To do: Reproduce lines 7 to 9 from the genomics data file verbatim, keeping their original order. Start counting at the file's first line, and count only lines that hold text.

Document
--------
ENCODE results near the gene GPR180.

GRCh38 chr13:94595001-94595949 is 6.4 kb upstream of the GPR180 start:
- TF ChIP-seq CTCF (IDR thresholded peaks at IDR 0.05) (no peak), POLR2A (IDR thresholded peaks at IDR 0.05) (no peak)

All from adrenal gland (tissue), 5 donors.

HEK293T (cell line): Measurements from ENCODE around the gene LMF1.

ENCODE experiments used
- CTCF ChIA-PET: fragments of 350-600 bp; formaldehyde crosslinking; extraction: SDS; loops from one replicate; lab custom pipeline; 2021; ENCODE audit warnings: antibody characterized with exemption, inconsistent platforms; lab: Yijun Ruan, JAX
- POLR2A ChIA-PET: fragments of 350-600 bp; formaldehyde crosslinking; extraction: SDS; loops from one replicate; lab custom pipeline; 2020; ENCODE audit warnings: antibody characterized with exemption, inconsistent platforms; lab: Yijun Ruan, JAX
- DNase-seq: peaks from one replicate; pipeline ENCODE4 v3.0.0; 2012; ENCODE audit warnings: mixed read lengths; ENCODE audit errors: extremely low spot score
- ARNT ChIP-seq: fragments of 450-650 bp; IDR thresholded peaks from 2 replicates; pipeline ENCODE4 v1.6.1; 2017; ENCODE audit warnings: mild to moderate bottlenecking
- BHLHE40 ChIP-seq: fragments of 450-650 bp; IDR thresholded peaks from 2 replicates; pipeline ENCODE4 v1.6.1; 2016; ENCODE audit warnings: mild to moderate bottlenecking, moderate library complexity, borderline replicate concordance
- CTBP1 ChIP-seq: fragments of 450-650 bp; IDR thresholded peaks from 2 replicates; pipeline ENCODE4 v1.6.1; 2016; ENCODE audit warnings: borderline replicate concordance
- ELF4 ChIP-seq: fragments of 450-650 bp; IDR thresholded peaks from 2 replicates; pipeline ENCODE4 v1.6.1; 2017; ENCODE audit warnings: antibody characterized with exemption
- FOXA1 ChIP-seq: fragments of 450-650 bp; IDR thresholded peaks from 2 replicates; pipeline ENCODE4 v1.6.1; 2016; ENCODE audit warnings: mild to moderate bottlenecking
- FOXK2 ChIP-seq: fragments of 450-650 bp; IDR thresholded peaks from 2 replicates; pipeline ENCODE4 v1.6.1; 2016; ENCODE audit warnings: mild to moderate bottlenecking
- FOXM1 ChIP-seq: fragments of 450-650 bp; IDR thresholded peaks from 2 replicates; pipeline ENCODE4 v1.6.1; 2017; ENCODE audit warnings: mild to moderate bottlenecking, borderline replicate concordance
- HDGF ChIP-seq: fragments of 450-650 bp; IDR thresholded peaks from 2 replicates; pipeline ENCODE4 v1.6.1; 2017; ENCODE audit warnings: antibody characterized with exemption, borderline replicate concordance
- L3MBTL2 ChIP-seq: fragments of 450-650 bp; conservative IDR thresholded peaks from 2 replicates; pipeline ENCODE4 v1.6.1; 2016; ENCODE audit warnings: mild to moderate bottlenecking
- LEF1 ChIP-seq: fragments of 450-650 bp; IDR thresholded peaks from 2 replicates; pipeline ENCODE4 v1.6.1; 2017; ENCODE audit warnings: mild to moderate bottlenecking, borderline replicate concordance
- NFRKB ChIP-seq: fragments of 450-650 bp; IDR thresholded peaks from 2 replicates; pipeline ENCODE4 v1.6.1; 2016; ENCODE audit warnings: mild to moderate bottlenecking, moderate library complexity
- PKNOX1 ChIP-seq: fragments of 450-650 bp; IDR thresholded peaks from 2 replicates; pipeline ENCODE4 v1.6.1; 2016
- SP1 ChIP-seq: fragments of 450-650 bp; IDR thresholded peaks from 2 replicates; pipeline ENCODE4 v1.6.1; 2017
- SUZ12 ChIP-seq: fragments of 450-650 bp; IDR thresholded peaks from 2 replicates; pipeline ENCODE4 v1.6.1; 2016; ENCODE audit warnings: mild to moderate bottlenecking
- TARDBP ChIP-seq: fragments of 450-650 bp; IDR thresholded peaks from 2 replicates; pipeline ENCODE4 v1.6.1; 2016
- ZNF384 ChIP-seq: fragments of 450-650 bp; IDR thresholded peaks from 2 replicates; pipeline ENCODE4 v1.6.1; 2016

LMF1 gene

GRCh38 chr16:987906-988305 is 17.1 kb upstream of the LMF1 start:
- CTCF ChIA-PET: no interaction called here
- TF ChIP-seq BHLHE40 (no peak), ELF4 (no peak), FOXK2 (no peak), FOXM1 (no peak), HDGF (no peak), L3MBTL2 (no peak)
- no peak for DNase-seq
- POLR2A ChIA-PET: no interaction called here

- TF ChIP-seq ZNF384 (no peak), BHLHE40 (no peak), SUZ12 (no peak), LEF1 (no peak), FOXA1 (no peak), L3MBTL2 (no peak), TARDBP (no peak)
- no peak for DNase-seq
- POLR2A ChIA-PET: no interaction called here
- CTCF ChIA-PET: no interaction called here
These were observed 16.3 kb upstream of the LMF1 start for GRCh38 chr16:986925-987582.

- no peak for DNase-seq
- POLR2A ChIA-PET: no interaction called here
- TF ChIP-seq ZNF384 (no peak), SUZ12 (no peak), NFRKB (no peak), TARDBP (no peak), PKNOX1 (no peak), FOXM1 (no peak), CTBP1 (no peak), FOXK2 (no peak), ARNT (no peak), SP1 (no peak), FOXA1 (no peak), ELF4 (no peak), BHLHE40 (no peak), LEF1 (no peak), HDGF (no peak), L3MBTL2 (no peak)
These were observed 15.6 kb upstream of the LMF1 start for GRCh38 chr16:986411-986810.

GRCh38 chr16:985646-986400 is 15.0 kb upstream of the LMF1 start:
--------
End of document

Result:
- CTCF ChIA-PET: fragments of 350-600 bp; formaldehyde crosslinking; extraction: SDS; loops from one replicate; lab custom pipeline; 2021; ENCODE audit warnings: antibody characterized with exemption, inconsistent platforms; lab: Yijun Ruan, JAX
- POLR2A ChIA-PET: fragments of 350-600 bp; formaldehyde crosslinking; extraction: SDS; loops from one replicate; lab custom pipeline; 2020; ENCODE audit warnings: antibody characterized with exemption, inconsistent platforms; lab: Yijun Ruan, JAX
- DNase-seq: peaks from one replicate; pipeline ENCODE4 v3.0.0; 2012; ENCODE audit warnings: mixed read lengths; ENCODE audit errors: extremely low spot score